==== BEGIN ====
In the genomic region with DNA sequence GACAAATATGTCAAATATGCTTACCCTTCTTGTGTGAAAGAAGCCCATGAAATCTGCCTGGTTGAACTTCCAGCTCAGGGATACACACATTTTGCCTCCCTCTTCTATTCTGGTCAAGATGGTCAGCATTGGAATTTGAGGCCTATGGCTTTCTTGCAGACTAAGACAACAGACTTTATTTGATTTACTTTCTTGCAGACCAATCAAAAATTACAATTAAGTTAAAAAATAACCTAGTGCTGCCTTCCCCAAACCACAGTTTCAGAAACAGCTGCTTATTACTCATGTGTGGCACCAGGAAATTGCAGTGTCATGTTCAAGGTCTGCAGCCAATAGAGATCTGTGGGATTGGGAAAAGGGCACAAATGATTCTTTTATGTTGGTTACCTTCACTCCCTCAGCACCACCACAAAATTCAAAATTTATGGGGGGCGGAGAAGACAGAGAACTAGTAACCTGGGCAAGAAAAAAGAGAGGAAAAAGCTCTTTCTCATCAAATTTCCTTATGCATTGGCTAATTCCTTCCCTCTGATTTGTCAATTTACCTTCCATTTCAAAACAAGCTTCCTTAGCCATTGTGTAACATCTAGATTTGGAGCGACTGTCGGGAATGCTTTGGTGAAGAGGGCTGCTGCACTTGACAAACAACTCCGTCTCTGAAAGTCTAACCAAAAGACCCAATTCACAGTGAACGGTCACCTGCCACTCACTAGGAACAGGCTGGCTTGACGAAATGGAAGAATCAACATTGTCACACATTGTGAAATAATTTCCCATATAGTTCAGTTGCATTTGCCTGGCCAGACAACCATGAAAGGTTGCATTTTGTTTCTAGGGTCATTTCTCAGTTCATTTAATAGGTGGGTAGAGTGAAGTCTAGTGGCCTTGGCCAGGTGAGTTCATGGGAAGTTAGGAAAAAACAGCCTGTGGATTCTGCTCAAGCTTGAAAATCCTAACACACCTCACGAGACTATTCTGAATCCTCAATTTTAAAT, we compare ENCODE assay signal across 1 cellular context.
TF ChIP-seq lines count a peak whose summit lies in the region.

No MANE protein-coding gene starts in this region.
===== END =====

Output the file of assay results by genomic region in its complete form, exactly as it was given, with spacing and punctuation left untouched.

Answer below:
In the genomic region with DNA sequence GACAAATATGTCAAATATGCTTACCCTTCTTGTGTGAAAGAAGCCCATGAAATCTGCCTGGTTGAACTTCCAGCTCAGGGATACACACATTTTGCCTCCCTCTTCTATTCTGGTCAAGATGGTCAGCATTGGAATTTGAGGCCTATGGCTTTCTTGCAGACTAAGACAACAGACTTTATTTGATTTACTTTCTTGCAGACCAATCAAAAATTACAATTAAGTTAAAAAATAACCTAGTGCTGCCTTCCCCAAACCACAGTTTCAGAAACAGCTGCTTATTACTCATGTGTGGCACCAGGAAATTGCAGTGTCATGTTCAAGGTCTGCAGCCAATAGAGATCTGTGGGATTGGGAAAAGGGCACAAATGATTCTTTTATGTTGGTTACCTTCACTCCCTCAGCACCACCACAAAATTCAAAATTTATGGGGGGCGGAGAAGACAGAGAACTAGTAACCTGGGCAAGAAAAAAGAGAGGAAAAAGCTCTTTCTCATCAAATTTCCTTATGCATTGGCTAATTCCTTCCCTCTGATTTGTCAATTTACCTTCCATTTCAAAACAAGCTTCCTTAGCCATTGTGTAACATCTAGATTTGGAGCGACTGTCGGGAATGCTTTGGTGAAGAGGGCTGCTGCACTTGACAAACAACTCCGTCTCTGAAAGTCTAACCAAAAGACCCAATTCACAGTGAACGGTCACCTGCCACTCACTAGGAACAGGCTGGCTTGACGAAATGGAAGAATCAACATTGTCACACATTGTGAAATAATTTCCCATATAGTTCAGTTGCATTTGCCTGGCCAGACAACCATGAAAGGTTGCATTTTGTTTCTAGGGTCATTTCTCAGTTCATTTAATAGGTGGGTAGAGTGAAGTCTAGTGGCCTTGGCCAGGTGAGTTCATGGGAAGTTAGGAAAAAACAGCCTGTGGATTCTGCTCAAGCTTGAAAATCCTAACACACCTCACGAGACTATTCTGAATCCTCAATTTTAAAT, we compare ENCODE assay signal across 1 cellular context.
TF ChIP-seq lines count a peak whose summit lies in the region.

No MANE protein-coding gene starts in this region.